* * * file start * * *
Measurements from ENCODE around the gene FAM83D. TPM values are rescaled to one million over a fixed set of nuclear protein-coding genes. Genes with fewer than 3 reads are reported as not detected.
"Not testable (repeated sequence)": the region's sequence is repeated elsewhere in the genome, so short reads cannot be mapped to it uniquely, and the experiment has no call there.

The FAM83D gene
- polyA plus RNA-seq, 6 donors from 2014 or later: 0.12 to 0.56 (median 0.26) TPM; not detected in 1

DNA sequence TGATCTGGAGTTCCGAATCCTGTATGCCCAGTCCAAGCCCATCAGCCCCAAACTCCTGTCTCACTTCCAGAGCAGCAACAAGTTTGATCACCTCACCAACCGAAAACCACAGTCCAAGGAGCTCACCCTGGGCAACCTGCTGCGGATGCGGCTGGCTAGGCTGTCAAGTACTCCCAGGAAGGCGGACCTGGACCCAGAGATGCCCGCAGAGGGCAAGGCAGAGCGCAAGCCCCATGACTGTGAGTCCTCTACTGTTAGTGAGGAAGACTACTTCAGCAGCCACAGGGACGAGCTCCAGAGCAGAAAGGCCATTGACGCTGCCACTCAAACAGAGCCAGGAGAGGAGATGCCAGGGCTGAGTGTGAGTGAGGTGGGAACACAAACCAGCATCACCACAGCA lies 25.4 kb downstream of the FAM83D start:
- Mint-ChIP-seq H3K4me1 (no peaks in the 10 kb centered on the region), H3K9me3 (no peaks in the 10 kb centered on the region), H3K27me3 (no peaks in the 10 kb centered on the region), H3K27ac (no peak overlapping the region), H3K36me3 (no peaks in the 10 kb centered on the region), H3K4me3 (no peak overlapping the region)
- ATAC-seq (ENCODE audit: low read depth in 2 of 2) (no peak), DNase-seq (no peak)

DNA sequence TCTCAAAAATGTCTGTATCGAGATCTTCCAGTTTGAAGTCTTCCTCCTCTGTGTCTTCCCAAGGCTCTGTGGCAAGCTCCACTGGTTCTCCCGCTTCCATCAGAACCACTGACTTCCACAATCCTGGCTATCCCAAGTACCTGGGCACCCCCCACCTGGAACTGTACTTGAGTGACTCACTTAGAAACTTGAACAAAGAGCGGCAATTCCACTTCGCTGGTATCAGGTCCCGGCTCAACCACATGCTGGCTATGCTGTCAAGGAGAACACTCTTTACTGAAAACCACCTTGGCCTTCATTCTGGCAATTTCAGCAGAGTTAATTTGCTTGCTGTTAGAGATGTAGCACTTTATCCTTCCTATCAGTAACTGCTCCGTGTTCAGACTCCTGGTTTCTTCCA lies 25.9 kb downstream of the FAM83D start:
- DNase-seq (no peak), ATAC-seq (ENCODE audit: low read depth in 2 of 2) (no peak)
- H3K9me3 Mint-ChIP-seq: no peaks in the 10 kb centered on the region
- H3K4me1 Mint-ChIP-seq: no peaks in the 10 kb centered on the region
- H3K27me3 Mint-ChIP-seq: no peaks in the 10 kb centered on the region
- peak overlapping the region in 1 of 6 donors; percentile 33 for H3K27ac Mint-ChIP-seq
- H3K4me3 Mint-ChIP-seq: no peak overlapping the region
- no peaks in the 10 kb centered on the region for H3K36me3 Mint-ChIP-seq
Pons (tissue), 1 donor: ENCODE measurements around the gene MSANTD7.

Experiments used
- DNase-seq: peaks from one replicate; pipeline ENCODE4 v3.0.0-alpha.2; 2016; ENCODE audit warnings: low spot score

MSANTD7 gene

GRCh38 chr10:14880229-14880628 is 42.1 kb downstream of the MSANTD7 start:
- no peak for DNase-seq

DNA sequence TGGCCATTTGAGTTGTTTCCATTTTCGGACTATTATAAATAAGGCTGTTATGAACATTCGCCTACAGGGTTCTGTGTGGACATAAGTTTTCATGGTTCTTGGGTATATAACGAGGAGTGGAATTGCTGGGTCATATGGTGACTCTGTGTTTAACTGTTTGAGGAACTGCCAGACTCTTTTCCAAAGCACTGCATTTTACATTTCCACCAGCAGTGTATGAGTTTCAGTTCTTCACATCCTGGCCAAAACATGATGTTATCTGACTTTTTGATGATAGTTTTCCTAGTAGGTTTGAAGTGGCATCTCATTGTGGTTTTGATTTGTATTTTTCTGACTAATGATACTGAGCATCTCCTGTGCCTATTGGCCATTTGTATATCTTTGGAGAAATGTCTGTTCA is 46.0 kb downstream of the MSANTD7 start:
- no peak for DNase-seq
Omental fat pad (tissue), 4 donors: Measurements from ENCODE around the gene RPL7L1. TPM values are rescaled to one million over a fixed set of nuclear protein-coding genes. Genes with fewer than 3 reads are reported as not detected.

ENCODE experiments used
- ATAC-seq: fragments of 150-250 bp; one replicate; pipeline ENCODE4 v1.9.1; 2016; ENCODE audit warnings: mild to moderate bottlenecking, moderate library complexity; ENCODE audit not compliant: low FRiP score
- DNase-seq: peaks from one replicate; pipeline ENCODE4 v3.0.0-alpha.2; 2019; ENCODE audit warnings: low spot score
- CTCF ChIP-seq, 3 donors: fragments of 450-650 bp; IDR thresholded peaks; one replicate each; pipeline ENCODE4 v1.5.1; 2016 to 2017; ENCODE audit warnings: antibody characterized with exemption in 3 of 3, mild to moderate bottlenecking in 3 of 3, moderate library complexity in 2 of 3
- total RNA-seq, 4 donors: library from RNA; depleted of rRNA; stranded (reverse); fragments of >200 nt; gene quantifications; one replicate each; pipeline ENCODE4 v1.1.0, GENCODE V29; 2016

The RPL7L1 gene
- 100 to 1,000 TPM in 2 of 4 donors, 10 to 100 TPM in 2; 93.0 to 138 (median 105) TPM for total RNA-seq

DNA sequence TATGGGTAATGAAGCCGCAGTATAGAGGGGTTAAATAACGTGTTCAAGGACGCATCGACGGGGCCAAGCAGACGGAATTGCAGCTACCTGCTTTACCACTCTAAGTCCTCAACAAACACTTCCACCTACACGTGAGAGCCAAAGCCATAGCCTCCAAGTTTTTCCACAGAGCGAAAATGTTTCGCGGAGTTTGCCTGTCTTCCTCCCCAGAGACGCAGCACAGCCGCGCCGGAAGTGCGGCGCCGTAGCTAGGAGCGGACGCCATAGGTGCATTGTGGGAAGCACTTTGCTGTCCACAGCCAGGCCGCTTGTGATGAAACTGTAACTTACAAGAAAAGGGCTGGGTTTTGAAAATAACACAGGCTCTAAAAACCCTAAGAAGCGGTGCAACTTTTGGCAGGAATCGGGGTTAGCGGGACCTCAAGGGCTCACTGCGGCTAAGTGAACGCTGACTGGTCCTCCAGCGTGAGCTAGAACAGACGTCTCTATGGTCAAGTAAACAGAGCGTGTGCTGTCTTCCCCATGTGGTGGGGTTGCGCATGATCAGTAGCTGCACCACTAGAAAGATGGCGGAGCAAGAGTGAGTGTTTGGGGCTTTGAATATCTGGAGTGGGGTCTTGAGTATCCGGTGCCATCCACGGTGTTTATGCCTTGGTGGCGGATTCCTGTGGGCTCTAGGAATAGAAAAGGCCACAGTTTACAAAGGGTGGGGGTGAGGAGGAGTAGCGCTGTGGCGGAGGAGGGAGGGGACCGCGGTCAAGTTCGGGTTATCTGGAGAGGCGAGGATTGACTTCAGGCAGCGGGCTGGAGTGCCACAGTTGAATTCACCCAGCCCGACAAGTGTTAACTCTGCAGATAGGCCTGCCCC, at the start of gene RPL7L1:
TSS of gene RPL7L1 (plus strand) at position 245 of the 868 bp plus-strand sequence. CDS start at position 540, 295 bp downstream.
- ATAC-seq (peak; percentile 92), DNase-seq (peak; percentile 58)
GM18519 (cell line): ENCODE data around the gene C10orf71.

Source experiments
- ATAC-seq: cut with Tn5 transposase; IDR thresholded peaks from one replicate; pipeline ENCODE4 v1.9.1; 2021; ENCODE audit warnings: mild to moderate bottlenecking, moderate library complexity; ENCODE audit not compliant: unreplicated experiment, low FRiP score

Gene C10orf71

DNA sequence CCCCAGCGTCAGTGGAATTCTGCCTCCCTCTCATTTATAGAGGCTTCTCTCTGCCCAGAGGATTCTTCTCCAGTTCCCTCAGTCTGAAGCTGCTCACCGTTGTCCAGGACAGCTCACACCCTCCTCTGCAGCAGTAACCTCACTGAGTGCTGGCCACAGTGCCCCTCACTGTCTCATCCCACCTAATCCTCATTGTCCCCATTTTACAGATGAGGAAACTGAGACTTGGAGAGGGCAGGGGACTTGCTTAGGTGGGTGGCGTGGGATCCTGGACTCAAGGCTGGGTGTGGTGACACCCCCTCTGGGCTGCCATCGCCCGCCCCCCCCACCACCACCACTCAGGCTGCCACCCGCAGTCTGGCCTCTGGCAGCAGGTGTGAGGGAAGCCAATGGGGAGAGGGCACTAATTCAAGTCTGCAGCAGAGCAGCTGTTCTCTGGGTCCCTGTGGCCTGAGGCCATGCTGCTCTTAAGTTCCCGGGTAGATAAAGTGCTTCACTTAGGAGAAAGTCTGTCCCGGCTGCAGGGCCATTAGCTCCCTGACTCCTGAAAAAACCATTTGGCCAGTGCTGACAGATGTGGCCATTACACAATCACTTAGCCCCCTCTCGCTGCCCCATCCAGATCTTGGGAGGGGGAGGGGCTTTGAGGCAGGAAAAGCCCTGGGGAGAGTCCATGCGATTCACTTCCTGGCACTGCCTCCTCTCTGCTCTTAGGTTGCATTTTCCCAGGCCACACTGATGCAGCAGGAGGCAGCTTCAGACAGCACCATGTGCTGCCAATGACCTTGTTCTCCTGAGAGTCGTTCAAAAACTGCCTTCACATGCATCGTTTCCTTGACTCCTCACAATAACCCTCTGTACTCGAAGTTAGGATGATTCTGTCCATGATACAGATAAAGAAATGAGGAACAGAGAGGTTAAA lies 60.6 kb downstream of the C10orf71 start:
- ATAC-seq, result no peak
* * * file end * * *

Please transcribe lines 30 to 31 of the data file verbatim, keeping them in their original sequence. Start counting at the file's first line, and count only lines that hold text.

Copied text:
The RPL7L1 gene
- 100 to 1,000 TPM in 2 of 4 donors, 10 to 100 TPM in 2; 93.0 to 138 (median 105) TPM for total RNA-seq